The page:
June 22, 2023

Scott Urges Federal Reserve Chair to Scrutinize Regulatory Process and Seek Accountability

Washington, D.C. – In his opening statement at today’s U.S. Senate Committee on Banking, Housing, and Urban Affairs hearing with Federal Reserve Chairman Jerome Powell, Ranking Member Tim Scott (R-S.C.) called on the Chair to show thoughtful, independent leadership as the Fed navigates a response to supervisory failures in recent bank collapses and efforts to address the nation’s top economic challenges. Excerpts from the Ranking Member’s opener are below:

“Just yesterday, this Committee passed, as Chairman Brown just said, near-unanimous legislation to encourage good corporate governance. But not just that. We also wanted to focus on the supervisory failure that was a part of the legislation. Those are not the same actions taken by Michael Barr. I asked him twice when he was here before the Committee if he would fire bad bank supervisors for the supervisory neglect that contributed to the epic failures of SVB and Signature. He would not commit to doing anything. And I would ask you, in your role as the ‘active executive officer,’ if you would take some action, firing those responsible for missing what was glaringly obvious, known to all of America, certainly should have been obvious to the supervisors.”

“I've said from the beginning that this has been a failure in three parts—SVB and Signature. It was a failure of the bank execs. The actions that we took 21 to 2 yesterday [reinforce] Congress is willing to take the lead and hold bank executives accountable. Second failure was a supervisory failure, and that requires the Fed to hold folks accountable, just like Congress did. And third, the Biden inflationary economy that has [driven] prices really high and resulted in ten rate increases from you all. In the wake of Silicon Valley Bank’s downfall, as the Vice Chair released his report on the failures, we heard directly from you that your role was to ‘announce it,’ to ‘get briefed on it,’ but not necessarily to be ‘involved in the work of it.’”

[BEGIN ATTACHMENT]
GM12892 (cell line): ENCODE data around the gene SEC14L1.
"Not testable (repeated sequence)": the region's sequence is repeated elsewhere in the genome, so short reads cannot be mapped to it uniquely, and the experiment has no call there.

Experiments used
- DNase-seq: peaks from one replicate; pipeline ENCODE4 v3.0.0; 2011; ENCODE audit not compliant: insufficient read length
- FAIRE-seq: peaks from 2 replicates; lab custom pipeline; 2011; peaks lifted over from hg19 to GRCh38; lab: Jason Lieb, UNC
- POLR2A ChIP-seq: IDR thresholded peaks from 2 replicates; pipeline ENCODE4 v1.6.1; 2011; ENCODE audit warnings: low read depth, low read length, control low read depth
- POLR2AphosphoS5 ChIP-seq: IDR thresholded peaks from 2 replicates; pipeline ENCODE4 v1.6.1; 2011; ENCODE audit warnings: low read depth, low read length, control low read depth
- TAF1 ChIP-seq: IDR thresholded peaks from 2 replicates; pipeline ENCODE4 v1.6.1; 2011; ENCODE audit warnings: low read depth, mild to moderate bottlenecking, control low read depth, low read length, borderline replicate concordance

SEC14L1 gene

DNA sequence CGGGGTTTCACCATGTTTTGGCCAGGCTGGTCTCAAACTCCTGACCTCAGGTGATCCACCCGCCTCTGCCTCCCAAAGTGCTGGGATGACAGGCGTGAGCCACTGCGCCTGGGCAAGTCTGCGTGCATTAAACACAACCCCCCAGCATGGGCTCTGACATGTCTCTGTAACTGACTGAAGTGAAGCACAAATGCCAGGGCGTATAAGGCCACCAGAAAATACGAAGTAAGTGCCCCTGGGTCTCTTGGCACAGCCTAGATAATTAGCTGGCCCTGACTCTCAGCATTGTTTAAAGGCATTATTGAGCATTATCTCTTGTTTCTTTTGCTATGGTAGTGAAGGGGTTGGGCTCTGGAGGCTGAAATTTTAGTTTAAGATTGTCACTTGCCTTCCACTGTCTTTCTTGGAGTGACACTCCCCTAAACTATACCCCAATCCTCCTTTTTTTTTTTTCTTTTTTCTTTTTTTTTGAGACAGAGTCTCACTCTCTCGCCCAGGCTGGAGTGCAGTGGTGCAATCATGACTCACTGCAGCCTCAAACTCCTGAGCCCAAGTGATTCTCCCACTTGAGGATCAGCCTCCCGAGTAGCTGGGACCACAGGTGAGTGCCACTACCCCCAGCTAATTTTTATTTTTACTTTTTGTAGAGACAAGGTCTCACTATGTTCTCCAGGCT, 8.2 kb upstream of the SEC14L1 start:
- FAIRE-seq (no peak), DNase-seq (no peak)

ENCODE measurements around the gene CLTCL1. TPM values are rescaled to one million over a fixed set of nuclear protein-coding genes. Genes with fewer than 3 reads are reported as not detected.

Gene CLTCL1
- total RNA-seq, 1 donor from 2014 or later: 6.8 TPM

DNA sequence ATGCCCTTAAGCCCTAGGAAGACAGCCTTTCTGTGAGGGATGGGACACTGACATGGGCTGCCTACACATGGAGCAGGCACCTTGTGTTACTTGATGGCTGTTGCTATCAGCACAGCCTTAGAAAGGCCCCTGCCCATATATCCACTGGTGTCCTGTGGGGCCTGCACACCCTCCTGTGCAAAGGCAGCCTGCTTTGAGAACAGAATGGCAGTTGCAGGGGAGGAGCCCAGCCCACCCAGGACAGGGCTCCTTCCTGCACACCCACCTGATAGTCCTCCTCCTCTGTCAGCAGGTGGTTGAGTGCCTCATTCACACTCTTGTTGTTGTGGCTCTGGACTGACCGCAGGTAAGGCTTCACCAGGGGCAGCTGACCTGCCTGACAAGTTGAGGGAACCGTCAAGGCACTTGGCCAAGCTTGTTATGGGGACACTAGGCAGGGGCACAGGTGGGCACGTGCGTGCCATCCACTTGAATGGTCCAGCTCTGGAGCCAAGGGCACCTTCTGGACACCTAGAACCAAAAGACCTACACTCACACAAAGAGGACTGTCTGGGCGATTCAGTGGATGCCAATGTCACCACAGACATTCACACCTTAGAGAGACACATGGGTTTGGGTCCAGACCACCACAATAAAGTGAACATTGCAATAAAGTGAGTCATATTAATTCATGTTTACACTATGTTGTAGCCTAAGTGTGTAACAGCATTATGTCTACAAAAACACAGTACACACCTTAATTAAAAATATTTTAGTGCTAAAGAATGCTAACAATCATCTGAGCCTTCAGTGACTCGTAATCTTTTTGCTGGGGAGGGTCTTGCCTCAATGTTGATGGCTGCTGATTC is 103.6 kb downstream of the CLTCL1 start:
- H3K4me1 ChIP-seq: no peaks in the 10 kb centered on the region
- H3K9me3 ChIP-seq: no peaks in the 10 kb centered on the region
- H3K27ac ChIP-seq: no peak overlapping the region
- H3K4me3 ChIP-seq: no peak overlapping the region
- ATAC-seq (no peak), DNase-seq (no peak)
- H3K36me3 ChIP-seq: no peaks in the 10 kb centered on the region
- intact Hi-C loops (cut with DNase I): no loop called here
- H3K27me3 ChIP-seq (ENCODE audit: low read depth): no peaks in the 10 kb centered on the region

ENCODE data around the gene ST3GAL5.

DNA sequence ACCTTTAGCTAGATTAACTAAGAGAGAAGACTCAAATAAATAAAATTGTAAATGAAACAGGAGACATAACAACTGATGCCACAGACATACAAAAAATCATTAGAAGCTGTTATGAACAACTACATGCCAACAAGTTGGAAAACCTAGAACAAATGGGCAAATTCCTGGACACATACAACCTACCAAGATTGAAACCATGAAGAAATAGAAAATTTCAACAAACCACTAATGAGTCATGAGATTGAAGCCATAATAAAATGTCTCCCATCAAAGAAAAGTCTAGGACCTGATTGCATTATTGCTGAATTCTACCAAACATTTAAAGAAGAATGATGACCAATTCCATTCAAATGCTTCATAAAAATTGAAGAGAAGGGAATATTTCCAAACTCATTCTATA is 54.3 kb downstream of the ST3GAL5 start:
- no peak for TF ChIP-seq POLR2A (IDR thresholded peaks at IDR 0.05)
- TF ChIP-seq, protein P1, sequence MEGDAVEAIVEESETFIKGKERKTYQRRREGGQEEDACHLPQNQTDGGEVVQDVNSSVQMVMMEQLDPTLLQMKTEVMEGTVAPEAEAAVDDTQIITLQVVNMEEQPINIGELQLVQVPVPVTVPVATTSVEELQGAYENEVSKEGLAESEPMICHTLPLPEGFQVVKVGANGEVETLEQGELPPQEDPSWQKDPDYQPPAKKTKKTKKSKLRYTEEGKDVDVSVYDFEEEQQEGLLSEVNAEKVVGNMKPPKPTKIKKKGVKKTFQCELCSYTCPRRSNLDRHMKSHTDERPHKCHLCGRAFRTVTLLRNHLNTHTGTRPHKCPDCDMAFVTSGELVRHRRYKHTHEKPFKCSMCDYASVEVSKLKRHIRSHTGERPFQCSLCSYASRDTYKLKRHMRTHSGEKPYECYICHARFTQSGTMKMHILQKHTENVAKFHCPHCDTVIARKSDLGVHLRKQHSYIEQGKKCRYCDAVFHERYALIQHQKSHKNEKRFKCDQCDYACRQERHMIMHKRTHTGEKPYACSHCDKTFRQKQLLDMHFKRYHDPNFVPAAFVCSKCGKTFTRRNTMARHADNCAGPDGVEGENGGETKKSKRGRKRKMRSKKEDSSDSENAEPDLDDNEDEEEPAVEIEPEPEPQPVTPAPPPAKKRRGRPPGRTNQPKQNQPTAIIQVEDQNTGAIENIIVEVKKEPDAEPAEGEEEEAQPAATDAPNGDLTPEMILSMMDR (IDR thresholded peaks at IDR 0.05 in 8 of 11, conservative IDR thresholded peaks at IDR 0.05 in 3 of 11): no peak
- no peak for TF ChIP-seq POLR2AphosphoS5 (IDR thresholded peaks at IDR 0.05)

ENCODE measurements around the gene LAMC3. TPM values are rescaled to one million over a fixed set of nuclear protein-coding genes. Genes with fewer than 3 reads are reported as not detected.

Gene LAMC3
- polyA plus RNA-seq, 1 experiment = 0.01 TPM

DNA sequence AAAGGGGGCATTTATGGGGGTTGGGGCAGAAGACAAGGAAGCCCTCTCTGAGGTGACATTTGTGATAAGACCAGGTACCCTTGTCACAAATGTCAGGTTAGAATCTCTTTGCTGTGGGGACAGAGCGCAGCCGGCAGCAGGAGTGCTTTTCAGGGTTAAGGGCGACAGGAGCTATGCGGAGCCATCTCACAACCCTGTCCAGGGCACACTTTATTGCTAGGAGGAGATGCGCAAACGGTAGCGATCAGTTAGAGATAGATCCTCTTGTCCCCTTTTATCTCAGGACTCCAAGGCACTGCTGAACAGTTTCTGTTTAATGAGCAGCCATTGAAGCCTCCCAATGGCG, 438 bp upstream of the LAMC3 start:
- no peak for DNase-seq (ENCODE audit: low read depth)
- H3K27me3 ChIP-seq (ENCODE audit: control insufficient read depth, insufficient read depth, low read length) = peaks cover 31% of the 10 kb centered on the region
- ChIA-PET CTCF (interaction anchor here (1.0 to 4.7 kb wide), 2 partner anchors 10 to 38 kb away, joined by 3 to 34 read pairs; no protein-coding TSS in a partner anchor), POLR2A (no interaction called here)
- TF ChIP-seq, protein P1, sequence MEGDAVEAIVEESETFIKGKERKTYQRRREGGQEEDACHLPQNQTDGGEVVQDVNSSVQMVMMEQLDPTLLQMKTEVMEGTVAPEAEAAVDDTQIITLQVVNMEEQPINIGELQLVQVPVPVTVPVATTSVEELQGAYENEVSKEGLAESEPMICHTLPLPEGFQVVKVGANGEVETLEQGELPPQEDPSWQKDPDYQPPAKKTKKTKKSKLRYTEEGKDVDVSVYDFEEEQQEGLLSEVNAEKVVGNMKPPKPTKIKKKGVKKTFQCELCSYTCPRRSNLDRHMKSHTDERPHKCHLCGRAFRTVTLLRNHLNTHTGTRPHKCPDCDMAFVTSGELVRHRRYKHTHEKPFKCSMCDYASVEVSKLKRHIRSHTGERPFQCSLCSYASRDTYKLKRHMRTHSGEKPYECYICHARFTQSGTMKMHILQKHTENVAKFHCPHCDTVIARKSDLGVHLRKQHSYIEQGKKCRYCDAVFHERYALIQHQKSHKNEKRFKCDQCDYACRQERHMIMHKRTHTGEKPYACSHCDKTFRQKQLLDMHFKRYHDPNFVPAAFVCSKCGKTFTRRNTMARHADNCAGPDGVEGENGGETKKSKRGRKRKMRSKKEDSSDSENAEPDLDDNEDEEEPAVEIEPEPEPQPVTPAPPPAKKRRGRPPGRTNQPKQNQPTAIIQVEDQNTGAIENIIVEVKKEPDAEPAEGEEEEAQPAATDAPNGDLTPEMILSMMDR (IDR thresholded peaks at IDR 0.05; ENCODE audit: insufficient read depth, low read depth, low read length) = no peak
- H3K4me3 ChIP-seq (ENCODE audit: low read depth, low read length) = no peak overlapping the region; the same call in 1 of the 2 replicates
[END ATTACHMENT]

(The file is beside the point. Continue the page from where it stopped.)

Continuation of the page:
“So, my question is, as you watch Vice Chair Barr roll out higher capital standards, it seems like your very clear statements [are] that you will be supporting as well as working to implement Vice Chair Barr's recommendations. But, as you know, that the other members of the Board and Governor Bowman has recently said that Mr. Barr wrote a report on Silicon Valley Bank's failure that provided ‘his conclusions’ and went on to state that the report should be used ‘to help guide discussions among policymakers,’ not necessarily just the rush towards implementation of Vice Chair Barr's recommendations.”

“I'd love to hear your thoughts on that path forward if, in fact, your job is to rubber-stamp the decisions of Vice Chair Barr or is your responsibility to take into consideration the Vice Chair's recommendations and then chart a path that seems to be consistent with what is in the best interest of our nation and frankly, of our financial institutions. I do not believe that increasing significantly the capital standards is in the best interest of small businesses or people looking for loans. The more capital we put on the sidelines, the less capital there is for us to see our financial institutions loaning the money out.”

Additionally, in Ranking Member Scott’s line of questioning to Chairman Powell, the Ranking Member specifically cited the economic struggles Americans are still enduring as inflation and interest rates remain high.

On Raising Capital Standards:

SCOTT: The higher the capital standards, the lower the capital for the private sector, which means fewer loans and less capital for those who are actually creating jobs. And so, when we have too much capital on the sidelines, and we have too little capital for actually creating and producing a vibrant economy. At some point, if you've raised it from single digits just a decade ago during the pre-crisis to now, frankly, rumors are as high as 20% for our G-SIBs, is a possible outcome. How much is too much?”